US 5068396 A
Novel 1-arylcyclobutenecarboxylate ester derivatives of N-glycidylamine compounds are self-curing thermosetting resins. The cured products obtained by applying heat to the ester derivatives, in the presence of or in the absence of added curing agent, are crosslinked insoluble solid materials having useful properties.
1. A 1-arylcyclobutenecarboxylate ester of a N-glycidyl compound wherein the arylcyclobutene moiety is benzocyclobutene and the N-glycidyl compound has up to 4 rings and up to 30 carbon atoms, inclusive, has from 1 to 4 amino nitrogens and from 2 to 6 glycidyl groups attached to amino nitrogen atoms.
2. The ester of claim 1 wherein, within the N-glycidyl compound, the rings are aromatic, cycloaliphatic, heterocyclic or mixtures thereof, connected by direct valence bonds or aliphatic linking groups, and each valence of each amino nitrogen is substituted with glycidyl or is bound directly or indirectly through carbonyl or sulfonyl to a carbon atom forming a part of a ring.
3. The ester of claim 2 wherein the N-glycidyl compound is represented by the formula ##STR4## wherein B is a ring system of up to 4 rings and is hydrocarbyl except for carbonyl, sulfonyl or tertiary amino groups, b is glycidyl or a link to a carbon atom of B and n is 1 or 2.
4. The ester of claim 3 represented by the formula ##STR5## wherein b' is 3-(1-benzocyclobutenecarboxy)-2-hydroxypropyl and A is 1-benzocyclobutene.
5. The ester of claim 4 wherein n is 2.
6. The ester of claim 5 wherein B is ##STR6##
7. The ester of claim 5 wherein B is ##STR7##
8. The ester of claim 5 wherein B is ##STR8##
This invention relates to a novel class of ester derivatives of nitrogen-containing compounds having two or more glycidyl substituents bound to nitrogen atoms. More particularly, the invention relates to arylcyclobutenecarboxylate derivatives of such N-glycidyl compounds, wherein the arylcyclobutene ring system is connected to the remainder of the molecule by a carboxy group substituted on a carbon atom of a cyclobutene ring, and to the cured products obtained by heating the derivatives.
The curing of monomeric materials to produce thermoset resins is well known in the art. In general, the polymerizable or curable monomers have at least one and customarily more than one active group which serves as the reactive site for a curing or crosslinking polymerization to produce the thermoset resins which are typically highly crosslinked. The curing or crosslinking of many if not most thermosetting resins, for example, the curing of epoxy resins, requires the use of a curing agent, whether catalytic or stoichiometric, to cause a curing or crosslinking reaction to take place at an acceptable rate. Certain other monomers cure in the absence of added curing agent but only upon the application of high intensity energy, e.g., ultraviolet (UV) light. Even in the presence of a curing agent the rate of crosslinking is often unduly slow and the addition of an accelerator is generally required to obtain a sufficiently rapid curing.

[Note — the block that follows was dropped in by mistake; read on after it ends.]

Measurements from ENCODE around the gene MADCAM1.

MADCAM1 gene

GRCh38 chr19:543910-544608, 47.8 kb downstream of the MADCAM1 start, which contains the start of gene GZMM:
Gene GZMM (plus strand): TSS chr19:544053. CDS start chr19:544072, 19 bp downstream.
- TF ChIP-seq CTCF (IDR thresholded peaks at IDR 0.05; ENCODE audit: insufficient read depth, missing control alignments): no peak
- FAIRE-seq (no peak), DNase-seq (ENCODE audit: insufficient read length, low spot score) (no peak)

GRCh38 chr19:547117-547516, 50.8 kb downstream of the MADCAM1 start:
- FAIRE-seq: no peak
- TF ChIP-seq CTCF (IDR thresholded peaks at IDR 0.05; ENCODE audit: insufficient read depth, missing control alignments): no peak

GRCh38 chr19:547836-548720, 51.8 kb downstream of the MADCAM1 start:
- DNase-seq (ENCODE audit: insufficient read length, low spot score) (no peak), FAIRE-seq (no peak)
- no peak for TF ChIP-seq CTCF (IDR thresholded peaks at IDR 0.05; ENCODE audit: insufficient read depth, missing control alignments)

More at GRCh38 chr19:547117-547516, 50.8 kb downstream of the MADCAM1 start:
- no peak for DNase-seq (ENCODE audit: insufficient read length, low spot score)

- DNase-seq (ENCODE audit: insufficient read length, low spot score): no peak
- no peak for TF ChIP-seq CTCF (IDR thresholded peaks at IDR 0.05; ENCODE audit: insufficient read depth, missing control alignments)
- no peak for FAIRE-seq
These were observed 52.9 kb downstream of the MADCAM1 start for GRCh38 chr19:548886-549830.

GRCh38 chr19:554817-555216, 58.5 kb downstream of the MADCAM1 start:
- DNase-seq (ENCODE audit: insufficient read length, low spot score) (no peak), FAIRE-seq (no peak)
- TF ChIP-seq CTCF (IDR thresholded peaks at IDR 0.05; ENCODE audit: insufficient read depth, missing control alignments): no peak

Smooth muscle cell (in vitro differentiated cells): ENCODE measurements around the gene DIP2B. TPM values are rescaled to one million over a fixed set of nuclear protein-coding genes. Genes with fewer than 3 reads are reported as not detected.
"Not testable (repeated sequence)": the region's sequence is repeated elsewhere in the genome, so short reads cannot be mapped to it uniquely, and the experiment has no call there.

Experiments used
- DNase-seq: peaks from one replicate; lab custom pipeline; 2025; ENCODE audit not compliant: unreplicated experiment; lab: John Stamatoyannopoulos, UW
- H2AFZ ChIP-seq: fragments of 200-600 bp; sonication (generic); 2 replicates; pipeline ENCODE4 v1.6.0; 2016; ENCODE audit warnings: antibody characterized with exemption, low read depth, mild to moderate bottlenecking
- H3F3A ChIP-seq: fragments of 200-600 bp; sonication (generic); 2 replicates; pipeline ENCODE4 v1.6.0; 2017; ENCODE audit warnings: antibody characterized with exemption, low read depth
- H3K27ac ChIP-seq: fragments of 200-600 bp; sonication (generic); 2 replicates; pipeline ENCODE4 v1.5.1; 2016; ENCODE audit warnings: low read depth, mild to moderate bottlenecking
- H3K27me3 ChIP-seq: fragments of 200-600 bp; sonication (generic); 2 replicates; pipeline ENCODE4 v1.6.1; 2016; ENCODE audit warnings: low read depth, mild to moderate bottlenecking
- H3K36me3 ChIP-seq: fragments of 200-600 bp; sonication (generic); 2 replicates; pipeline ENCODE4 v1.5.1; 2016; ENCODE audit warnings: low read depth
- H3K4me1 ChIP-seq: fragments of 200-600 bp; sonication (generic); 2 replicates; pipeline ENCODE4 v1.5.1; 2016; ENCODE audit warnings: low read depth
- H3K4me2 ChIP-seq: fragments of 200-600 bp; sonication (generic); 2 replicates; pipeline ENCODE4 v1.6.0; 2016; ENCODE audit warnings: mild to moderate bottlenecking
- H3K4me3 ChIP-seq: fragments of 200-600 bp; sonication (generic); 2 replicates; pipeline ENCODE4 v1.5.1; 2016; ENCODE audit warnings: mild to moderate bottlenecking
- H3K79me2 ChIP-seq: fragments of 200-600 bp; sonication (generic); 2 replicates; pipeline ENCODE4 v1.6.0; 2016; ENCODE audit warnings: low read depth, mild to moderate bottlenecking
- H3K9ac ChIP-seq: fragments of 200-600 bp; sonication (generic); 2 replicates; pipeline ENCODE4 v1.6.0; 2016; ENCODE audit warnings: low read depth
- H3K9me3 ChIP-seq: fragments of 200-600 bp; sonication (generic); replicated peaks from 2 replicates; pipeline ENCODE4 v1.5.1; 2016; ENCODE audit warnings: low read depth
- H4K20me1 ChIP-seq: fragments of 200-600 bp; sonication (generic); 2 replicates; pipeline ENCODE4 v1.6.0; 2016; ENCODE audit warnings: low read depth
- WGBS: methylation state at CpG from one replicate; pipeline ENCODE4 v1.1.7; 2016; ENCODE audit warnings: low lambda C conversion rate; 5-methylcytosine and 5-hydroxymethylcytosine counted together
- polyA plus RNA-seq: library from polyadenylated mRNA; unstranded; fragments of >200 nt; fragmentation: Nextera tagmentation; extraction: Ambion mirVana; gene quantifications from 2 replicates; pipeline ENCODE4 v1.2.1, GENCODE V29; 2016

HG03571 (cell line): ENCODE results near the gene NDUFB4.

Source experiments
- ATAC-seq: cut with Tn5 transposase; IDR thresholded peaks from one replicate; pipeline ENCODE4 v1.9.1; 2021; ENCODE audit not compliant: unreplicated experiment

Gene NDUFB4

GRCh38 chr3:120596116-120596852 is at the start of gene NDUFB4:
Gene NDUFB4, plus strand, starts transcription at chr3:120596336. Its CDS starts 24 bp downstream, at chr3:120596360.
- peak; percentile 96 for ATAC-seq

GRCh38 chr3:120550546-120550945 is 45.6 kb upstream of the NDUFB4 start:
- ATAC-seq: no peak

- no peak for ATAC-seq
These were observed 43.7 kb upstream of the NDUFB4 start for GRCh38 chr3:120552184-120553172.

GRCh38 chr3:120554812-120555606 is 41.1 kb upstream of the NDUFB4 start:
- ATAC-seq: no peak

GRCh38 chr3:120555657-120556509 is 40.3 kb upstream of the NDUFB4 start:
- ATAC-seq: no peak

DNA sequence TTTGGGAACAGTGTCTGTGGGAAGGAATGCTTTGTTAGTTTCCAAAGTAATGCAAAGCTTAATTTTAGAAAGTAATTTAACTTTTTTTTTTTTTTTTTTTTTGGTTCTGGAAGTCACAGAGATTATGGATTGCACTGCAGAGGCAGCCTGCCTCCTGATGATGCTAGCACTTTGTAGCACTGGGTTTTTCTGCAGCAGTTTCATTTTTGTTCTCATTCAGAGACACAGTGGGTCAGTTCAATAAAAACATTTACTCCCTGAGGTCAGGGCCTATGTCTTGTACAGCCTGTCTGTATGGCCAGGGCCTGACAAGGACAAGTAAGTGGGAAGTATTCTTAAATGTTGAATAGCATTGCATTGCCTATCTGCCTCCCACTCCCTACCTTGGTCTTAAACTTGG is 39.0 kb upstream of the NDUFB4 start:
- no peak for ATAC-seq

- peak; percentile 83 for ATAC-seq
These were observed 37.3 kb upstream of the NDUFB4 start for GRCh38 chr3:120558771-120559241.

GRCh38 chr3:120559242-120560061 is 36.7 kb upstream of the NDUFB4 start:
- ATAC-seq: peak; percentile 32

There are some monomers in which the active sites are such that no added curing agent is required and the monomers cure upon application of heat. Such monomers are termed "self-curing". One class of these self-curing monomers includes within the molecular structure one or more moieties of an arylcyclobutene, particularly a benzocyclobutene. These monomers are suitably cured by reaction with, or in the presence of, a conventional curing agent but also self-cure upon heating in the absence of a curing agent. Without wishing to be bound by any particular theory, it appears probable that upon application of heart the cyclobutene ring undergoes ring opening to produce active intermediates which crosslink by undergoing reaction with adjacent molecules. The resulting cured thermoset resins have properties of rigidity and strength.
A series of U.S. patents to Kirchhoff, illustrated by U.S. Pat. No. 4,540,763, describes the production and curing of a large number of benzocyclobutene derivatives, including ethers of bisphenols including 2,2-di(4-hydroxyphenyl)propane, wherein the linking group connecting the benzocyclobutene moiety to the remainder of the molecule is attached directly to the six-membered ring of the benzocyclobutene moiety. Such monomers are said to be self-curing. In copending U.S. application Ser. No. 349,546, filed May 9, 1989, there is described and claimed a class of benzocyclobutene-type ethers of bisphenols wherein the benzocyclobutene moiety is attached to the remainder of the molecule through a somewhat different link but nevertheless a link attached to the six-membered ring of the benzocyclobutene. These derivatives are also self-curing.
A somewhat different type of benzocyclobutene-type compound is illustrated by copending U.S. patent application Ser. No. 364,275 filed June 12, 1989 now U.S. Pat. No. 4,954,583 and Ser. No. 364,276, filed June 12, 1989 now U.S. Pat. No. 4,954,584 which are directed to esters of glycidyl ethers of bisphenols such as 2,2-di(4-hydroxyphenyl)propane wherein the ester moiety connecting the benzocyclobutene-type ring system to the remainder of the molecule is attached to a carbon atom of a four-membered ring. It would be of advantage, however, to produce other types of such esters which cure in the presence of or in the absence of added curing agent to produce thermoset resins having useful properties.
This invention provides a novel class of arylcyclobutenecarboxylate ester derivatives of N-glycidyl compounds having at least two glycidyl moieties attached to nitrogen atoms. More particularly, the invention provides such arylcyclobutenecarboxylates wherein the carboxy linking group is attached to a four-membered ring of the arylcyclobutene ring system. The invention also relates to a process for the production of such esters and to the crosslinked, insoluble cured products obtained by heating the ester derivatives.